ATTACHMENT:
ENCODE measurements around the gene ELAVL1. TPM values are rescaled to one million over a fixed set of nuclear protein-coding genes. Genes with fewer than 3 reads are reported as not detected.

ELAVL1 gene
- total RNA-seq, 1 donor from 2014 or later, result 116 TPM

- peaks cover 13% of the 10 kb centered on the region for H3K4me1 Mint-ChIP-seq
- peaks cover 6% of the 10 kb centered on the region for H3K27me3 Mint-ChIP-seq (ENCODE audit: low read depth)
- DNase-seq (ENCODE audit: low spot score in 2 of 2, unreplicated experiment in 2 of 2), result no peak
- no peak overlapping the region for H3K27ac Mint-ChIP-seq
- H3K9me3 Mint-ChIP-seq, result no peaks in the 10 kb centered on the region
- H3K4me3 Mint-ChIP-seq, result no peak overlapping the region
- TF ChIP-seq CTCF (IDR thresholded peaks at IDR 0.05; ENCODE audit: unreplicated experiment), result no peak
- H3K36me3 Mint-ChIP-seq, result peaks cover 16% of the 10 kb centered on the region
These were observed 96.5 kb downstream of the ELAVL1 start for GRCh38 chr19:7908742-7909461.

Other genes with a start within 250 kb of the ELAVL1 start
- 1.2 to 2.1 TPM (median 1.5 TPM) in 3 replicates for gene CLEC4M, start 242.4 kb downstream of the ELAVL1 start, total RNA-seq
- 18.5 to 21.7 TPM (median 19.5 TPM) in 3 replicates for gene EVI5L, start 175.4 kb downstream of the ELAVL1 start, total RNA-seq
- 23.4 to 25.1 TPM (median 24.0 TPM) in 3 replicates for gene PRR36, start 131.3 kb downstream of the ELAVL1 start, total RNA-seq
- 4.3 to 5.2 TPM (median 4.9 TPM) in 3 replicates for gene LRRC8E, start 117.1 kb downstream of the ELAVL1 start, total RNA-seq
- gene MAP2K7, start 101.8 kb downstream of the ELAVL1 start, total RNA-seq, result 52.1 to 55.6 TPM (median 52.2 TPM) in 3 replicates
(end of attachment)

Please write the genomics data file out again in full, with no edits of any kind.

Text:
ENCODE measurements around the gene ELAVL1. TPM values are rescaled to one million over a fixed set of nuclear protein-coding genes. Genes with fewer than 3 reads are reported as not detected.

ELAVL1 gene
- total RNA-seq, 1 donor from 2014 or later, result 116 TPM

- peaks cover 13% of the 10 kb centered on the region for H3K4me1 Mint-ChIP-seq
- peaks cover 6% of the 10 kb centered on the region for H3K27me3 Mint-ChIP-seq (ENCODE audit: low read depth)
- DNase-seq (ENCODE audit: low spot score in 2 of 2, unreplicated experiment in 2 of 2), result no peak
- no peak overlapping the region for H3K27ac Mint-ChIP-seq
- H3K9me3 Mint-ChIP-seq, result no peaks in the 10 kb centered on the region
- H3K4me3 Mint-ChIP-seq, result no peak overlapping the region
- TF ChIP-seq CTCF (IDR thresholded peaks at IDR 0.05; ENCODE audit: unreplicated experiment), result no peak
- H3K36me3 Mint-ChIP-seq, result peaks cover 16% of the 10 kb centered on the region
These were observed 96.5 kb downstream of the ELAVL1 start for GRCh38 chr19:7908742-7909461.

Other genes with a start within 250 kb of the ELAVL1 start
- 1.2 to 2.1 TPM (median 1.5 TPM) in 3 replicates for gene CLEC4M, start 242.4 kb downstream of the ELAVL1 start, total RNA-seq
- 18.5 to 21.7 TPM (median 19.5 TPM) in 3 replicates for gene EVI5L, start 175.4 kb downstream of the ELAVL1 start, total RNA-seq
- 23.4 to 25.1 TPM (median 24.0 TPM) in 3 replicates for gene PRR36, start 131.3 kb downstream of the ELAVL1 start, total RNA-seq
- 4.3 to 5.2 TPM (median 4.9 TPM) in 3 replicates for gene LRRC8E, start 117.1 kb downstream of the ELAVL1 start, total RNA-seq
- gene MAP2K7, start 101.8 kb downstream of the ELAVL1 start, total RNA-seq, result 52.1 to 55.6 TPM (median 52.2 TPM) in 3 replicates